Can we Regulate 'Good' People in Subtle Conflicts of Interest Situations

46 Pages Posted: 22 Jul 2014 Last revised: 6 Dec 2016

See all articles by Yuval Feldman

Yuval Feldman

Bar-Ilan University - Faculty of Law

Eliran Halali

Bar-Ilan University - Department of Psychology

Date Written: July 21, 2014


In recent years there has been a flurry of research on what has been termed bounded ethicality. This literature has started to uncover the automatic mechanisms involved in situations in which people engage in misconduct without full awareness to the wrongdoing associated with their action. In the present paper we attempt to explore the behavior of people in situations of subtle conflict of interest typical of legal and organizational contexts. The paper examines the efficacy of deterrence and morality in preventing people who face subtle conflict of interest dilemmas from favoring their self-interest over their professional integrity, and in causing them to behave in an objective way. The self-interest may be explicit and instrumental or more subtle and identity-based (for example, American patriotism). Given that some of the decisions to engage in such misconduct are not based on deliberate choice, the paper examines the ability of deterrence and morality to curb unethical behavior both explicitly and implicitly. The research is based on a sample of 523 participants recruited from mTurk, who were asked to give their objective evaluation of the need to fund and help a described research institution. Various conditions were formulated, creating the opportunity for participants to advance either their material or identity-based self-interest by shifting their judgment in favor of the described institution. Then participants were assigned to a few randomized groups, where the experimenter, both, informed them implicitly and explicitly, of a situation in which they were exposed either to a condition of a threatened penalty or to a condition with appeal to morality. The results of the research demonstrate that the money-based conflict was much more likely to corrupt people than was the identity-based conflict. The research also showed that overall explicit mechanisms had a greater effect on making people more objective than did implicit mechanisms, and that the efficacy level of the various enforced mechanisms interacted with both types of misconduct. We have also identified a chilling effect that took place when participants were exposed to explicit enforcement mechanisms, causing them to be even more objective relative to the control group when no conflict was present. Moreover, people who were assigned to the explicit measures of both morality and deterrence were more likely to report noticing the effect of the conflict on their behavior, than were those who were in the implicit condition. Overall, the findings of the paper contain a mixture of good and bad news for anyone interested in understanding the implications for legal policy-making of the new view on "good people doing bad things." At the same time, we show how little is needed to create a risk to the integrity of the individual, and we suggest that a small intervention could easily remedy much of the wrongdoing associated with such subtle conflict of interest.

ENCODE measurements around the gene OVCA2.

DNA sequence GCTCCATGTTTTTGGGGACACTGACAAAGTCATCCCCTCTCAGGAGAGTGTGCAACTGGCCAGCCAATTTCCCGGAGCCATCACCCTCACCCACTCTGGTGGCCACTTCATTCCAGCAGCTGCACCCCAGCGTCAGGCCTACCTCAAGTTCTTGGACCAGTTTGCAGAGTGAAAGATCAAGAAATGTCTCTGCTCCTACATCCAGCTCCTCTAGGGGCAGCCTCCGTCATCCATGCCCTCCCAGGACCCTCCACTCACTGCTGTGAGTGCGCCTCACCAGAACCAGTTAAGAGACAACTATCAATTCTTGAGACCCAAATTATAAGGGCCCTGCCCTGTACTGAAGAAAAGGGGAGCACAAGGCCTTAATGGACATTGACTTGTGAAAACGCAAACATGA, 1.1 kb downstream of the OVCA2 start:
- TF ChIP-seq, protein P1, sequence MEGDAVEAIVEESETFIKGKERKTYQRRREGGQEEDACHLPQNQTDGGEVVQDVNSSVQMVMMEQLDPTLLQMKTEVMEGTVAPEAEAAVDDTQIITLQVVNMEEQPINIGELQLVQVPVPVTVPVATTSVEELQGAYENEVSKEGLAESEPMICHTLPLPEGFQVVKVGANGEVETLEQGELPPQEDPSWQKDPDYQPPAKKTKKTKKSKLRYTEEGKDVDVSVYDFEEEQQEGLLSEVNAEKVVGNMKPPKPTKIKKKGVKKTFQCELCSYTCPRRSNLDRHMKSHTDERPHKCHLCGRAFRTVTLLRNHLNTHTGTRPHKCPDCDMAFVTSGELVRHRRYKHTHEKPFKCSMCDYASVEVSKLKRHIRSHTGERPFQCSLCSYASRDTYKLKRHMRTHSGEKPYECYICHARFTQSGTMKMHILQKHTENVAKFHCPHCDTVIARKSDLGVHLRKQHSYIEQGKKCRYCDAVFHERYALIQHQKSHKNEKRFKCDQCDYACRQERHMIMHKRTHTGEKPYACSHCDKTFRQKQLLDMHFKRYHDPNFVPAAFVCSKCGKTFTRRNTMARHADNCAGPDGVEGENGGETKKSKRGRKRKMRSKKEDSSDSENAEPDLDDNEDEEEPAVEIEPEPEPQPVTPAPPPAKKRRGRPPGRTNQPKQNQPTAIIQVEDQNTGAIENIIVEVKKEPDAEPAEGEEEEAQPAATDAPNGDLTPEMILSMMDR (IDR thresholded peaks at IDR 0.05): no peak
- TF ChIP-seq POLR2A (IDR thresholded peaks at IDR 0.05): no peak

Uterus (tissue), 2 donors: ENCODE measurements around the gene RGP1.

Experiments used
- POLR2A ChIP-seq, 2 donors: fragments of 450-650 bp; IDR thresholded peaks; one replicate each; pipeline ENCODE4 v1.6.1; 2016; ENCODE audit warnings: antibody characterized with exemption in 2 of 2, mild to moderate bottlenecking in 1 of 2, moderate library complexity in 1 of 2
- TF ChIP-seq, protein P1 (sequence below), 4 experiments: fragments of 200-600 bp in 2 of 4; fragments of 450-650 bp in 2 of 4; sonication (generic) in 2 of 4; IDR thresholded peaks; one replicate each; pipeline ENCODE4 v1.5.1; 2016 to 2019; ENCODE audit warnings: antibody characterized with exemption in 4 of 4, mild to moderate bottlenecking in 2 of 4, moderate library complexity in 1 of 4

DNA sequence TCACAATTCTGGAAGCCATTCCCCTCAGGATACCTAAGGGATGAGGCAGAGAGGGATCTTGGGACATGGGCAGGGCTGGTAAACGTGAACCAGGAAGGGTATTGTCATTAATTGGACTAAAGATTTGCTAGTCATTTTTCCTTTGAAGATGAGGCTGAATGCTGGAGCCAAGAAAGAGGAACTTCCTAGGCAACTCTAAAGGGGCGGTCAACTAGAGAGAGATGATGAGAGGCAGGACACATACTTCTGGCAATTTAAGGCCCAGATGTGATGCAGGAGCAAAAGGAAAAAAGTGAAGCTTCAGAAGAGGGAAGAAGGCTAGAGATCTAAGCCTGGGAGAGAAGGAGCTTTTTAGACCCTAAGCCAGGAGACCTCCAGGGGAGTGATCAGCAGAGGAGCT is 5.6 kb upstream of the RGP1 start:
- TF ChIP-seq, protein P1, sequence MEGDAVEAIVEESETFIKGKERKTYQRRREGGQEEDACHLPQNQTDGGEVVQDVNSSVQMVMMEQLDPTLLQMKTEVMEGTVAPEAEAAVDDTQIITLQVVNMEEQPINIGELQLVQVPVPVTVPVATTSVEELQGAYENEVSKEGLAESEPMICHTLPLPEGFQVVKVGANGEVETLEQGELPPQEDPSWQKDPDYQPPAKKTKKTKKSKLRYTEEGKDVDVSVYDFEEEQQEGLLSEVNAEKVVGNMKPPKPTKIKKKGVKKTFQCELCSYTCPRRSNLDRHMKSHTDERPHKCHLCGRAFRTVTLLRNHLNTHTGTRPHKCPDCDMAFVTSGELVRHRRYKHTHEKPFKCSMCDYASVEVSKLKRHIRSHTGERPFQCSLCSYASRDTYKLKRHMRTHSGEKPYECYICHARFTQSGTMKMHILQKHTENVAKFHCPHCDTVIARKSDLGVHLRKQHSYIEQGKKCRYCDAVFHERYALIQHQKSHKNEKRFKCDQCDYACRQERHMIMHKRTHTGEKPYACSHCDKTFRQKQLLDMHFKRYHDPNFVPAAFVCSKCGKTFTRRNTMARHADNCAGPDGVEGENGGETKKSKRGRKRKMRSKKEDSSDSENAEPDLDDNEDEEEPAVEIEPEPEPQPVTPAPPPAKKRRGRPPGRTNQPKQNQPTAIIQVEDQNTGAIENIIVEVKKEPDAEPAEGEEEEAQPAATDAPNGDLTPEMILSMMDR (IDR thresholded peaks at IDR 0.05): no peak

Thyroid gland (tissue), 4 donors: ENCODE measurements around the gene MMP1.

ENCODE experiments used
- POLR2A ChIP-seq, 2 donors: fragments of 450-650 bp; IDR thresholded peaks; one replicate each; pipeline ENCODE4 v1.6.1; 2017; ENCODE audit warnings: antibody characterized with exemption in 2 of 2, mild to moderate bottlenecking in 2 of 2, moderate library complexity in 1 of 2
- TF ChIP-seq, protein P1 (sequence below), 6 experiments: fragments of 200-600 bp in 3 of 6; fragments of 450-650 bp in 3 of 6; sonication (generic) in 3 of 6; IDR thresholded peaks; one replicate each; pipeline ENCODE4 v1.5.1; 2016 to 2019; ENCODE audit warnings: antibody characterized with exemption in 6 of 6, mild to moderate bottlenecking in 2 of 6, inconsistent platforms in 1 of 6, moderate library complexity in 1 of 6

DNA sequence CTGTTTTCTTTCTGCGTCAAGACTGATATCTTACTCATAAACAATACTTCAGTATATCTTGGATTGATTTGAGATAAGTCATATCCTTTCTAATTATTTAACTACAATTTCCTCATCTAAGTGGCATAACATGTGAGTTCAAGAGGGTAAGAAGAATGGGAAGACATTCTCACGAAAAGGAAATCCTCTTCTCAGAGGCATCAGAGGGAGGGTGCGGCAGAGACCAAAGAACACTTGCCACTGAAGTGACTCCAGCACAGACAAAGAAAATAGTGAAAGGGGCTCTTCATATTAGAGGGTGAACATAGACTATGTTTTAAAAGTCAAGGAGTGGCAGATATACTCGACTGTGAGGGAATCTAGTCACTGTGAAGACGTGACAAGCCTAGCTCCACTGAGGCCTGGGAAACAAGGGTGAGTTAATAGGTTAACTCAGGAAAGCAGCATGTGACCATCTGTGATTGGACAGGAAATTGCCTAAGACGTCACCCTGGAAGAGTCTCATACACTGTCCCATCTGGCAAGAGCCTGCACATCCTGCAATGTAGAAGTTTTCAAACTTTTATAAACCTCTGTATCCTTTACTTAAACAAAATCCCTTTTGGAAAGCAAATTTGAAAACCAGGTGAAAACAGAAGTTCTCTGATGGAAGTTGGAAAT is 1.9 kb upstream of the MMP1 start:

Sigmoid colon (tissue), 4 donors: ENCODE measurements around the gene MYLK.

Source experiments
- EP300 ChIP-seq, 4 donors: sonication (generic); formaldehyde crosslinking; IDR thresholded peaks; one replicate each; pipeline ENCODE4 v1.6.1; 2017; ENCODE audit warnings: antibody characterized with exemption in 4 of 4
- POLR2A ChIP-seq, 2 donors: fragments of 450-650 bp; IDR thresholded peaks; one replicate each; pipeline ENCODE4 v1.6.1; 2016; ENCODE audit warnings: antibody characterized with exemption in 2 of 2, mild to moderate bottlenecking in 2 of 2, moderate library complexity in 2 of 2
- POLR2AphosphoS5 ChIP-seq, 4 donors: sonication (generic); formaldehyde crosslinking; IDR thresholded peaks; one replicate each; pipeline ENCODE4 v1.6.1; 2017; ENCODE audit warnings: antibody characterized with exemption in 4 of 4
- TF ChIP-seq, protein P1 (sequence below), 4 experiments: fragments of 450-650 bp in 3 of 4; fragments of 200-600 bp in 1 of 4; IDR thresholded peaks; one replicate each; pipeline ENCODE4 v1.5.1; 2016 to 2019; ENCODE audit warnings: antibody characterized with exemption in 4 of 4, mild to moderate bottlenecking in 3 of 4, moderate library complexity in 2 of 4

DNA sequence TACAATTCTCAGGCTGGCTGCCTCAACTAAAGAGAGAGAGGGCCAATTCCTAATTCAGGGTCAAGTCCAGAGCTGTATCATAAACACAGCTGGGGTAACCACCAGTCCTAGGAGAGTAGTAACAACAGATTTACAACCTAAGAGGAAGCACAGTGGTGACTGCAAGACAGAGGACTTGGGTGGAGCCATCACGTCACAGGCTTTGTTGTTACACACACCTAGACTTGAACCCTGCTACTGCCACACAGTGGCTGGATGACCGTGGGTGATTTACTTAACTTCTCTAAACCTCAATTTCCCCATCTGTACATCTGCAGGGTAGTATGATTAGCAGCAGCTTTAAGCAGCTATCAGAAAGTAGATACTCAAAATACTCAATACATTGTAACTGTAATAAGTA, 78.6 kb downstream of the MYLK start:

Keywords: Behavioral Ethics; Conflict of Interest; Deterrence, Morality; Implicit Corruption

JEL Classification: K23; K42

Suggested Citation

Feldman, Yuval and Halali, Eliran, Can we Regulate 'Good' People in Subtle Conflicts of Interest Situations (July 21, 2014). Available at SSRN: or

Yuval Feldman (Contact Author)

Bar-Ilan University - Faculty of Law ( email )

Faculty of Law
Ramat Gan, 52900

Eliran Halali

Bar-Ilan University - Department of Psychology ( email )

972-3-531-8717 (Phone)

Do you have a job opening that you would like to promote on SSRN?

Paper statistics

Abstract Views
PlumX Metrics